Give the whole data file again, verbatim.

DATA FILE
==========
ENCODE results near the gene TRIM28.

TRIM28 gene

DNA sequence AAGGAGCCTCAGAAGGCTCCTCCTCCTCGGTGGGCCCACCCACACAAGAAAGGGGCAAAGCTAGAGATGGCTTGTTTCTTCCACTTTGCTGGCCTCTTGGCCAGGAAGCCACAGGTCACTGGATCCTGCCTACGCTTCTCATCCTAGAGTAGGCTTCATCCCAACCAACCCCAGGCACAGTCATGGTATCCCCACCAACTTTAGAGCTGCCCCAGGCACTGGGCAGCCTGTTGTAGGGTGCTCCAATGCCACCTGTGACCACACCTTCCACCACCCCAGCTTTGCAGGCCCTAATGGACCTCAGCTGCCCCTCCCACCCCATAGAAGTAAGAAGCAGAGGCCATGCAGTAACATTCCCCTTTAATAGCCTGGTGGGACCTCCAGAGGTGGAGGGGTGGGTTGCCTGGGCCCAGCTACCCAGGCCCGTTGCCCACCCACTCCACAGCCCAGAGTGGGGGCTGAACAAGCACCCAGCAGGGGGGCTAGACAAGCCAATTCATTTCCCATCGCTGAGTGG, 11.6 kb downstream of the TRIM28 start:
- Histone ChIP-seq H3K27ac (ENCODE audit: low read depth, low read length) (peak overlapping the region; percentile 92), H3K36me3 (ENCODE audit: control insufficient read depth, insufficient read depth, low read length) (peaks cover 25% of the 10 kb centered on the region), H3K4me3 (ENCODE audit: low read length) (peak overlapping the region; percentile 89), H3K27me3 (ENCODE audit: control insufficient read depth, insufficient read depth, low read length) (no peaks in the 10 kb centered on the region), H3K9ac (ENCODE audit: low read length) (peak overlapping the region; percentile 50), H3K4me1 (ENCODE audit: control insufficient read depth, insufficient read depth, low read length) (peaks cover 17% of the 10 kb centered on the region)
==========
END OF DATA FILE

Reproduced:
ENCODE results near the gene TRIM28.

TRIM28 gene

DNA sequence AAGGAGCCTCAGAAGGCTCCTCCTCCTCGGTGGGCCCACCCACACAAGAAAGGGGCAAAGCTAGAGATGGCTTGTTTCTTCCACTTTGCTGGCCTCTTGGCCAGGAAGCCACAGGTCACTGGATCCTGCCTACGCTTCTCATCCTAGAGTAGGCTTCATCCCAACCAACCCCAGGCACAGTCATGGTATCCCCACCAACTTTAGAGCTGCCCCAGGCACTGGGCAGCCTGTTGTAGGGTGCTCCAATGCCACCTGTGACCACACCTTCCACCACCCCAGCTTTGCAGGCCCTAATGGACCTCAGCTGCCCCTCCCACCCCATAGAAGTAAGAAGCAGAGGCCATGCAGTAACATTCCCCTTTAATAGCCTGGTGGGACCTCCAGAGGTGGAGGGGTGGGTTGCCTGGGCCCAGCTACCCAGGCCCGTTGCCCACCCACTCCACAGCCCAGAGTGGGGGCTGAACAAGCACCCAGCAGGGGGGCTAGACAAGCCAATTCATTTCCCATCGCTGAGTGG, 11.6 kb downstream of the TRIM28 start:
- Histone ChIP-seq H3K27ac (ENCODE audit: low read depth, low read length) (peak overlapping the region; percentile 92), H3K36me3 (ENCODE audit: control insufficient read depth, insufficient read depth, low read length) (peaks cover 25% of the 10 kb centered on the region), H3K4me3 (ENCODE audit: low read length) (peak overlapping the region; percentile 89), H3K27me3 (ENCODE audit: control insufficient read depth, insufficient read depth, low read length) (no peaks in the 10 kb centered on the region), H3K9ac (ENCODE audit: low read length) (peak overlapping the region; percentile 50), H3K4me1 (ENCODE audit: control insufficient read depth, insufficient read depth, low read length) (peaks cover 17% of the 10 kb centered on the region)